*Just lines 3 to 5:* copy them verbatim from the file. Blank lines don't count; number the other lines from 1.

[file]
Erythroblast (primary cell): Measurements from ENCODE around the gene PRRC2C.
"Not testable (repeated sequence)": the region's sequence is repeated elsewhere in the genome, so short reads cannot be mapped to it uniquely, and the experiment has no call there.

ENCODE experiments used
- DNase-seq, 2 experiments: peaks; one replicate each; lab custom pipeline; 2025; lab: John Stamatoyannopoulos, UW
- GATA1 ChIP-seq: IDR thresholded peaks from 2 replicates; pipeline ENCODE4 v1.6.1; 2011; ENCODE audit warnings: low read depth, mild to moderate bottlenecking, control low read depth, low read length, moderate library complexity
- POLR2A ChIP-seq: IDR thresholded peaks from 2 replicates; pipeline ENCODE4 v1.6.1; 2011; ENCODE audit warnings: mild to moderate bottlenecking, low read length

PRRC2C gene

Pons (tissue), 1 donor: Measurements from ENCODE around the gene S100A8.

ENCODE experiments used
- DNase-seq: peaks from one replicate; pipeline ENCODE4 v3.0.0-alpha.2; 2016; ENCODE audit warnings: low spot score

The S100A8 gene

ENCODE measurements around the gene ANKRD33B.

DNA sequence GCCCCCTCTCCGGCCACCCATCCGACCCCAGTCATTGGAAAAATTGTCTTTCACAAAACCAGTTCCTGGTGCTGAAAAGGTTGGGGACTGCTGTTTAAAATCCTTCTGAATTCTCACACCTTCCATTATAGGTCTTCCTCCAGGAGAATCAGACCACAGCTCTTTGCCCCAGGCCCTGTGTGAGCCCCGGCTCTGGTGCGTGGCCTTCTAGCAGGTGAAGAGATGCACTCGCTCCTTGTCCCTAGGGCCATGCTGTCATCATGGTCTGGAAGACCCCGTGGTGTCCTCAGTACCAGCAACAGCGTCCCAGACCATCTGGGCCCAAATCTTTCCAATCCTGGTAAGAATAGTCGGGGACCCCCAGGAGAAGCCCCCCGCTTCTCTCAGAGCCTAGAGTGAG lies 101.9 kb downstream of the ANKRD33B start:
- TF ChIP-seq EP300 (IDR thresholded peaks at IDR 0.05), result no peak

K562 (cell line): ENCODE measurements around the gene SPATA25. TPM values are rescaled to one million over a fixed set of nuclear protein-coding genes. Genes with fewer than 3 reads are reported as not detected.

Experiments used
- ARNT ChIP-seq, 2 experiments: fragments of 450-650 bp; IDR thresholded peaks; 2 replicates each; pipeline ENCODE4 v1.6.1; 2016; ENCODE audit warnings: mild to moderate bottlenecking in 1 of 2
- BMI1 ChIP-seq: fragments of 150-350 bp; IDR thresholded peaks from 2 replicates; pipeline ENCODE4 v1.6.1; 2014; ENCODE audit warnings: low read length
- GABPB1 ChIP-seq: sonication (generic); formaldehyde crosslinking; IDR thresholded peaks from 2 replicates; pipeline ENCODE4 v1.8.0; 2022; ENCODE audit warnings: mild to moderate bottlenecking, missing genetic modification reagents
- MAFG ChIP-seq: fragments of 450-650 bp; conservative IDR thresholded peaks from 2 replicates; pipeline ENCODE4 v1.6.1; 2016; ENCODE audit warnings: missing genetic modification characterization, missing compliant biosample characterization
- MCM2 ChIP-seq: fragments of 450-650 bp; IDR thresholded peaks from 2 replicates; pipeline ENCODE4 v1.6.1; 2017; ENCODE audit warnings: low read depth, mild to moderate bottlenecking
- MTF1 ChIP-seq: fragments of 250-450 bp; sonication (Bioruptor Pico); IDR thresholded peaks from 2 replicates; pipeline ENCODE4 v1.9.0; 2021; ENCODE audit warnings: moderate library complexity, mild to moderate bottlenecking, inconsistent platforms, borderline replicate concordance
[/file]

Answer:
ENCODE experiments used
- DNase-seq, 2 experiments: peaks; one replicate each; lab custom pipeline; 2025; lab: John Stamatoyannopoulos, UW
- GATA1 ChIP-seq: IDR thresholded peaks from 2 replicates; pipeline ENCODE4 v1.6.1; 2011; ENCODE audit warnings: low read depth, mild to moderate bottlenecking, control low read depth, low read length, moderate library complexity